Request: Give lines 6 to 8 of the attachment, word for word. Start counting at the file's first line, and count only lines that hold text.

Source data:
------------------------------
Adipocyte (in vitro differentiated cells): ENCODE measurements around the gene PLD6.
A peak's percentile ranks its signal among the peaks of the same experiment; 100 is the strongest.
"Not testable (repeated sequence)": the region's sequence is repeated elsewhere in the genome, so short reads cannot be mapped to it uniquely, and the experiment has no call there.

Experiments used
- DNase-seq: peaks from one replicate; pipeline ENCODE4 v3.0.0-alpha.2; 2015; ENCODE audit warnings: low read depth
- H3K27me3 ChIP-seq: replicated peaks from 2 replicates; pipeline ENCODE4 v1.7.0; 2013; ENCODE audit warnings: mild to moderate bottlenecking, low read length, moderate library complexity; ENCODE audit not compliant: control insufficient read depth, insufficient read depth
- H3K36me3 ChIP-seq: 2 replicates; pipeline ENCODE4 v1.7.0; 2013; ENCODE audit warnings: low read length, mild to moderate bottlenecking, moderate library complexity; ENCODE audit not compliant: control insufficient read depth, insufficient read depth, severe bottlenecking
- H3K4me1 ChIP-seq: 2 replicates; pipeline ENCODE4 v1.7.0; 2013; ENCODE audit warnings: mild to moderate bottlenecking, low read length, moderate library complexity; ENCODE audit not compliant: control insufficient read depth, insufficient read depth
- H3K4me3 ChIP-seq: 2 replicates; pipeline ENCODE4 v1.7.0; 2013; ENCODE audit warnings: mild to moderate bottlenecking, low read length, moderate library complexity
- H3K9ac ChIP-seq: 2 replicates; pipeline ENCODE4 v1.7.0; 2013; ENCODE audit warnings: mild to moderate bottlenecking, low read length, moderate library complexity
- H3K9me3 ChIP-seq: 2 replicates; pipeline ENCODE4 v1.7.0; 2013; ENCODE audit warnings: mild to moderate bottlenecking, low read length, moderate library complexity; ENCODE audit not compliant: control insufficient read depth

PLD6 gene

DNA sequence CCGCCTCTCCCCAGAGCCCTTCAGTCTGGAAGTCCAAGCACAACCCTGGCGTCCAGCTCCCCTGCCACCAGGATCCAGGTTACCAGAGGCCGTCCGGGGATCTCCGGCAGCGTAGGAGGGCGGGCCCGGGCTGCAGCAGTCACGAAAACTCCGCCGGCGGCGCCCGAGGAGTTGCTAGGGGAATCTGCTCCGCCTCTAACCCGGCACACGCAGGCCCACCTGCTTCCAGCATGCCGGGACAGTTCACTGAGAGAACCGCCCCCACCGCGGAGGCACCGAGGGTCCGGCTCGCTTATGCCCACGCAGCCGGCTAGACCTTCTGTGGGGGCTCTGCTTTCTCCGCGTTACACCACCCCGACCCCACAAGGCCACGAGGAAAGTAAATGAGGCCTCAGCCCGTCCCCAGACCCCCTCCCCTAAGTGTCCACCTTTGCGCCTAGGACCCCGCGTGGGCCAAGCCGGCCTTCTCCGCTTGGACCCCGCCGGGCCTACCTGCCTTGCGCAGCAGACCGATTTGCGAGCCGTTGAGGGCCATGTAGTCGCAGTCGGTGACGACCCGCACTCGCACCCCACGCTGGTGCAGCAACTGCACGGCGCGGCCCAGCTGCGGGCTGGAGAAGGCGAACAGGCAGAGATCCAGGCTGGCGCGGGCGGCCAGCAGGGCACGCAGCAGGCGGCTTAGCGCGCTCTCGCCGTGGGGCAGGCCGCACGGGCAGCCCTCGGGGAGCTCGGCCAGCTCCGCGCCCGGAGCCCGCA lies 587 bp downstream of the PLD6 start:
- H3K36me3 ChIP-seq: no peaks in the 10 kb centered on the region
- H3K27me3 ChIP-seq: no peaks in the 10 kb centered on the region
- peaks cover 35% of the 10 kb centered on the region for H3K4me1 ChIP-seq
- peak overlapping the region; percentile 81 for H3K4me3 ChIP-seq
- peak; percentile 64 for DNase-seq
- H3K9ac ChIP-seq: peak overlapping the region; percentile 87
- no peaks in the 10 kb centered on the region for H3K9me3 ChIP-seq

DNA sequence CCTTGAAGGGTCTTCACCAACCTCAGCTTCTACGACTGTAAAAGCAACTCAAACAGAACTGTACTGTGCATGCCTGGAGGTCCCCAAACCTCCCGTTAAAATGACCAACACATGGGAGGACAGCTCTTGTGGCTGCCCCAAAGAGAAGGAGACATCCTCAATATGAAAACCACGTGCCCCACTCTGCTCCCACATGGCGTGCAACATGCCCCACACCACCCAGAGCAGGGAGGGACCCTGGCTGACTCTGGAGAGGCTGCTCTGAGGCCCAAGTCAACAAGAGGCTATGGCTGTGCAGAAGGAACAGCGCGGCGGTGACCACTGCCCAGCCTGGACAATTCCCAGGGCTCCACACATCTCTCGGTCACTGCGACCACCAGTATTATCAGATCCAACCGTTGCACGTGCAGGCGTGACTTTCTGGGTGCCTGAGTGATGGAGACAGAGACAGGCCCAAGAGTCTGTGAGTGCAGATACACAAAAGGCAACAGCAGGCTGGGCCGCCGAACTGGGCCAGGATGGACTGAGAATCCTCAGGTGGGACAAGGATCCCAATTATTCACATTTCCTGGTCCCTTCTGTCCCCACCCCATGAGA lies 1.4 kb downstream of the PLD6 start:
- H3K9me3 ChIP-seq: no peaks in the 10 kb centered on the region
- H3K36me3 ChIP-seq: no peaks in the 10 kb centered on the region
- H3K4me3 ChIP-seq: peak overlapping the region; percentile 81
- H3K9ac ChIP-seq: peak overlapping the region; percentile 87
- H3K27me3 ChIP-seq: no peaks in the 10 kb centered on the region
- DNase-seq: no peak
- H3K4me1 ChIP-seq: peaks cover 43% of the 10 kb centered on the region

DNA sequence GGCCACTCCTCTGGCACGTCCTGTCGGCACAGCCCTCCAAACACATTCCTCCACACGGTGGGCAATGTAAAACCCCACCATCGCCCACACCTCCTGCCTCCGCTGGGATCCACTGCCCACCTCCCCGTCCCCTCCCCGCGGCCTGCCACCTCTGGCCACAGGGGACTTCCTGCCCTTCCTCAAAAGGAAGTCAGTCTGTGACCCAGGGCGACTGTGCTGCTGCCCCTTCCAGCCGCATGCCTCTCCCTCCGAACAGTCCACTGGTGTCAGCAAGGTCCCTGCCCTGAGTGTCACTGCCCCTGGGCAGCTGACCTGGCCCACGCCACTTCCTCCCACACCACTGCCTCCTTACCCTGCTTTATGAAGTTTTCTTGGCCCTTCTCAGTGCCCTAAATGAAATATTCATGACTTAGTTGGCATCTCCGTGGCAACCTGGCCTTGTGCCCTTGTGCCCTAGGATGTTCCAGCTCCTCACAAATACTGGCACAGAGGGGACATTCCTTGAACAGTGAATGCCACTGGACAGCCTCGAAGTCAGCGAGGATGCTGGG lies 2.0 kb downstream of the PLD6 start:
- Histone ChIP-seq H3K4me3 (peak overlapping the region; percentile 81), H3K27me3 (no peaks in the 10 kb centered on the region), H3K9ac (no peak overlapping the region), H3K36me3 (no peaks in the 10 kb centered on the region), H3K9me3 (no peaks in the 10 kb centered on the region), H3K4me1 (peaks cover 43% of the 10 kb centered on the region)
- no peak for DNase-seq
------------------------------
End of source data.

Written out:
- H3K27me3 ChIP-seq: replicated peaks from 2 replicates; pipeline ENCODE4 v1.7.0; 2013; ENCODE audit warnings: mild to moderate bottlenecking, low read length, moderate library complexity; ENCODE audit not compliant: control insufficient read depth, insufficient read depth
- H3K36me3 ChIP-seq: 2 replicates; pipeline ENCODE4 v1.7.0; 2013; ENCODE audit warnings: low read length, mild to moderate bottlenecking, moderate library complexity; ENCODE audit not compliant: control insufficient read depth, insufficient read depth, severe bottlenecking
- H3K4me1 ChIP-seq: 2 replicates; pipeline ENCODE4 v1.7.0; 2013; ENCODE audit warnings: mild to moderate bottlenecking, low read length, moderate library complexity; ENCODE audit not compliant: control insufficient read depth, insufficient read depth